The introduction of emergency legislation in response to the Covid-19 pandemic has been immediate, understandable, and effective. But often it has been drafted and delivered without allowing for judicial oversight. What is the role of the judiciary in ensuring emergency legislation does not impinge on the rights of the citizen? How can the judiciary ensure that domestic safeguards are upheld and international standards are followed? In this episode, we discuss these issues with Judge José Igreja Matos, President of the European Association of Judges, and hear about court challenges to emergency legislation in the Czech Republic from Dr. Jan Grinc, Professor at Charles University. Judge Katica Artuković from Bosnia Herzegovina also provides an on-the-ground view from the bench during the pandemic, and we shine a spotlight on the Brijuni Statement on Judicial Independence, a regional statement that highlights many of the principles examined in this episode.
[1:53] Interview with Judge José Igreja Matos, President of the European Association of Judges and Vice-President of the International Association of Judges
Honorable José Igreja Matos is a Judge at the Court of Appeal of Porto in Portugal. Judge Igreja was appointed a member of the Advisory Board of the Global Judicial Integrity Network in April 2018. He has been President of the European Association of Judges since October 2016 and is also the Vice President of the International Association of Judges since 2012 and First Vice President since 2018. He has served in the Portuguese judiciary since 1989.
[15:58] Interview with Dr. Jan Grinc, Charles University Faculty of Law, about emergency measures in the Czech courts
Dr. Jan Grinc is a senior lecturer of constitutional law and theory of state at the Faculty of Law, Charles University. He is the author of a monograph on national parliaments and the democratic legitimacy of the European Union and is currently working on research of the interaction between the Czech Constitutional Court and the legislator.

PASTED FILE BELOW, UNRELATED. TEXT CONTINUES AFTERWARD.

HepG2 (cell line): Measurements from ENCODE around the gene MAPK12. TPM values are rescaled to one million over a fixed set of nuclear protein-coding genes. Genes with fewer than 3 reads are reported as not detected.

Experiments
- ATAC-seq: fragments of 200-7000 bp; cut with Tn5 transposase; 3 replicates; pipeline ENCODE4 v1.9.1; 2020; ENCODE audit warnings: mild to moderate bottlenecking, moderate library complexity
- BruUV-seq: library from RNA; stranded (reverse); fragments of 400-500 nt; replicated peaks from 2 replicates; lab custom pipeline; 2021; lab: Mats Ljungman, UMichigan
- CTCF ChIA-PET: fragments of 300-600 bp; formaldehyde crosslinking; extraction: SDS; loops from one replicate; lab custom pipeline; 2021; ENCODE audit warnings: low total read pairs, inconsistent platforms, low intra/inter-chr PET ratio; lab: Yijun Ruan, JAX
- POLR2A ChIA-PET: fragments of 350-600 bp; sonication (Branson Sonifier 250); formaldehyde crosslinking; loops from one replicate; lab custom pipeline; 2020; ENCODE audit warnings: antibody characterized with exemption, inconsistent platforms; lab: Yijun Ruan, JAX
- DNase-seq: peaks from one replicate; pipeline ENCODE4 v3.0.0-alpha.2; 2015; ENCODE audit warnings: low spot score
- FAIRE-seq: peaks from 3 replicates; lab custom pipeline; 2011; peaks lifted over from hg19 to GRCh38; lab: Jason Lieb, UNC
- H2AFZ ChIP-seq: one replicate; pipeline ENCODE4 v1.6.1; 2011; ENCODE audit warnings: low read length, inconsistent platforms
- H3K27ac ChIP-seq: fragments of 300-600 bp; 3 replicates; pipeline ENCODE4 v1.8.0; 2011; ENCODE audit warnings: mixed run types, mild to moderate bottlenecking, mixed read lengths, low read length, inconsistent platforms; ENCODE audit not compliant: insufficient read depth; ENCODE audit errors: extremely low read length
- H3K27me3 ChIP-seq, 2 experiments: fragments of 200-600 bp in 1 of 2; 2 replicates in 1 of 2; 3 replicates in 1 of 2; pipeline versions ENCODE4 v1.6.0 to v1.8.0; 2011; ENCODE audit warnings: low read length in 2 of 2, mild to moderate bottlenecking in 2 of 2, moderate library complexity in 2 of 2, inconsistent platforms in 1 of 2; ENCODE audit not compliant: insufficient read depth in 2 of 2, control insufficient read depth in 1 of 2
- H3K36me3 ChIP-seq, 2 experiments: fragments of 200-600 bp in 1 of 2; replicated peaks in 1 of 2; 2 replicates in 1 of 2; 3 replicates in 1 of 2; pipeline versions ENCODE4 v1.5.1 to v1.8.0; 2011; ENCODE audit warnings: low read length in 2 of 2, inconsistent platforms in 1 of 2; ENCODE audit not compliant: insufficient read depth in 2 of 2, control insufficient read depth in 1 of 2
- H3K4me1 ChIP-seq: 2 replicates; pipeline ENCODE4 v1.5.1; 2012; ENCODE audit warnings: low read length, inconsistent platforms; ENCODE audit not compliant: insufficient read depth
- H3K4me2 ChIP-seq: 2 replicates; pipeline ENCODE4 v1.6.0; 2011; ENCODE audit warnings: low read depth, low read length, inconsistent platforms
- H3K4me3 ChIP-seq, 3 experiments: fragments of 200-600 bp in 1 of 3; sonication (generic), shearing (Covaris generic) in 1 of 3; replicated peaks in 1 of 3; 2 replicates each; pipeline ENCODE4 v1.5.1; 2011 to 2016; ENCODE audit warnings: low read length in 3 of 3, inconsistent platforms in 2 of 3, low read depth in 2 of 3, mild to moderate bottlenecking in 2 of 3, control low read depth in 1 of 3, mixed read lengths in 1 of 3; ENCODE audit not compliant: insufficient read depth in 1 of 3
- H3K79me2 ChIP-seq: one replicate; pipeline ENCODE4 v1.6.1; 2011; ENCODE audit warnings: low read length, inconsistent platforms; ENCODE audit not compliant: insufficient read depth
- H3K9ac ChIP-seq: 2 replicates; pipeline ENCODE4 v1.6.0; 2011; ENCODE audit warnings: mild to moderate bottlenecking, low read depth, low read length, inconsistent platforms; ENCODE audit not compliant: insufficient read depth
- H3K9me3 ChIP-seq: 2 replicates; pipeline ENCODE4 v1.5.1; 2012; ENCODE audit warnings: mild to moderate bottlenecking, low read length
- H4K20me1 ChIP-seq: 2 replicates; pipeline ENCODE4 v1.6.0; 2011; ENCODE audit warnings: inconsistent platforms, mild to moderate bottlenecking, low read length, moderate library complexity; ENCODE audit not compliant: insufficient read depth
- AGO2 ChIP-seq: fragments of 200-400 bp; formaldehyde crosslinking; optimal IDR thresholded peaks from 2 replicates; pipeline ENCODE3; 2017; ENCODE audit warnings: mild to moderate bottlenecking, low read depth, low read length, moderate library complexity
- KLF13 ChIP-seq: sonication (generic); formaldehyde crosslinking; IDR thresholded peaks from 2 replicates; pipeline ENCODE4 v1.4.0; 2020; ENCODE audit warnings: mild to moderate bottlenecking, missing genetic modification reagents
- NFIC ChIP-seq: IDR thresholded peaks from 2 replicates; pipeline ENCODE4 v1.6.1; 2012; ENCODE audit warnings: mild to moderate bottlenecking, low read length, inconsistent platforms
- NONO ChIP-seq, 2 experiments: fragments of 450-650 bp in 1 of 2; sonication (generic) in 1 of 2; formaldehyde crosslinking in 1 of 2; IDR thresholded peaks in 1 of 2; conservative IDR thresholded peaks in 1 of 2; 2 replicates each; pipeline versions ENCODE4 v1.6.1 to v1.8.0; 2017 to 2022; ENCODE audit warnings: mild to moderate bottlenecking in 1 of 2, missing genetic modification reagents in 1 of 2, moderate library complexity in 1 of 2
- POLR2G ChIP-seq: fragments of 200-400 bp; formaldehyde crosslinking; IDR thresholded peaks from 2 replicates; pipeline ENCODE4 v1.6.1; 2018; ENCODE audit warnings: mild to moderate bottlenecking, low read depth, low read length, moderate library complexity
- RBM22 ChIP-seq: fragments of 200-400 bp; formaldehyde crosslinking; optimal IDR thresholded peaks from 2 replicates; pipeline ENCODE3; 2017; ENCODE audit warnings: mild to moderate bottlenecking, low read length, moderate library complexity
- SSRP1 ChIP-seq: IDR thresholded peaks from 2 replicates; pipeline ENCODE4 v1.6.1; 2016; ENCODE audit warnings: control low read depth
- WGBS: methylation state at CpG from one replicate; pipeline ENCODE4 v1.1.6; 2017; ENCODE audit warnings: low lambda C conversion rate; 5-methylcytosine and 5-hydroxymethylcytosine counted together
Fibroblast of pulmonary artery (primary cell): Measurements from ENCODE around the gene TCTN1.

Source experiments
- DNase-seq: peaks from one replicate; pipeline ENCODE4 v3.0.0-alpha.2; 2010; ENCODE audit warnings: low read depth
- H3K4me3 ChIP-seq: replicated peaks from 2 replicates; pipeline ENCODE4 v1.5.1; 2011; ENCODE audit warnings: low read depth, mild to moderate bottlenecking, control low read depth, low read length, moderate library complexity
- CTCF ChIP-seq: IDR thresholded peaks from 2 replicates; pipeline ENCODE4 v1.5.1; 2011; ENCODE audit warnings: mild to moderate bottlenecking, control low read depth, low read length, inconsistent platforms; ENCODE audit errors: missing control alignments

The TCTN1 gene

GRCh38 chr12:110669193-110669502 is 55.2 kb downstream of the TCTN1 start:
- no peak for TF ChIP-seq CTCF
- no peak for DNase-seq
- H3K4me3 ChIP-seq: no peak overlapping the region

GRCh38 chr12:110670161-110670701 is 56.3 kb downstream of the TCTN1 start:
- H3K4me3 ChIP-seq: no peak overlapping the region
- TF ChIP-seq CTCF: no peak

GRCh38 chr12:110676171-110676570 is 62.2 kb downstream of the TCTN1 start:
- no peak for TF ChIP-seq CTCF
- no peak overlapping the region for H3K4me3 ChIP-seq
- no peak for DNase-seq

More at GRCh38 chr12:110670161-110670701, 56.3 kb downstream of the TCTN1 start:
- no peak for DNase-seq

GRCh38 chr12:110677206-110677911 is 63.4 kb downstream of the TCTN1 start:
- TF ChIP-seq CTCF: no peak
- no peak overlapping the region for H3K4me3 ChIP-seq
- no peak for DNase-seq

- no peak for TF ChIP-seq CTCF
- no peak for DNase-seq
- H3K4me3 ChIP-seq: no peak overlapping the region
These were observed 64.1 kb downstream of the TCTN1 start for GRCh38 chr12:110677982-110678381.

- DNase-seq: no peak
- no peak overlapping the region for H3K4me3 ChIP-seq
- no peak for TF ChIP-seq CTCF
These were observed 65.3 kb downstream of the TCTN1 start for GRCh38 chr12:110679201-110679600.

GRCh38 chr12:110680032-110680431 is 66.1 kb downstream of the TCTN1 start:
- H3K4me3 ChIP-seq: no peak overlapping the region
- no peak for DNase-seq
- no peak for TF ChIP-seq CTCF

[21:31] Report from Judge Katica Artuković, Vice-president of the Association of judges in the Federation of Bosnia and Herzegovina
Judge Katica Artuković currently serves as a Judge at the Široki Brijeg County Court, and formerly served at the Ljubuški Municipal Court. She is a graduate of the Faculty of Law, University of Zagreb, Republic of Croatia. Judge Artukovic is currently in the final phase of writing her doctoral dissertation on the topic “Extreme Necessity in Legal Theory and Judicial Practice.” She is the President of the Judicial Branch of West Herzegovina Canton, the Vice-President of the Association of Judges in the Federation of Bosnia and Herzegovina, and the Deputy Chair of the High Judicial Prosecutorial Council of Bosnia and Herzegovina Working Group on Security of Judicial Institutions and Holders of Judicial Functions in Bosnia and Herzegovina. She has spent her career as a legal educator for numerous organizations, including the Commercial Law Development Programs, Department of Commerce; several United States Embassies; the Council of Europe; and CEELI Institute. Judge Artukovic has written several publications about the judiciary and continues to create, teach, and lead justice.
[27:37] Spotlight on the Brijuni Statement on Judicial Independence
- Access to Justice in Times of Judicial Lockdown by Judge José Igreja Matos
- Bangalore Principles of Judicial Conduct
- Questionnaire on the Effects of the Covid-19 Pandemic by the International Association of Judges
- Decision of the Prague Municipal Court concerning emergency measures (in Czech)
- Decision of the Czech Constitutional Court concerning emergency measures (in Czech)
- Statement on the Principles of the Independence of the Judiciary (Brijuni Statement) by the Conference of Chief Justices of Central and Eastern Europe
For further information on the work of the CEE Judicial Network including our series of Podcasts and Webinars please contact Freda.email@example.com
This project has been made possible through the generous support of the Bureau of International Narcotics and Law Enforcement (INL) at the U.S. Department of State.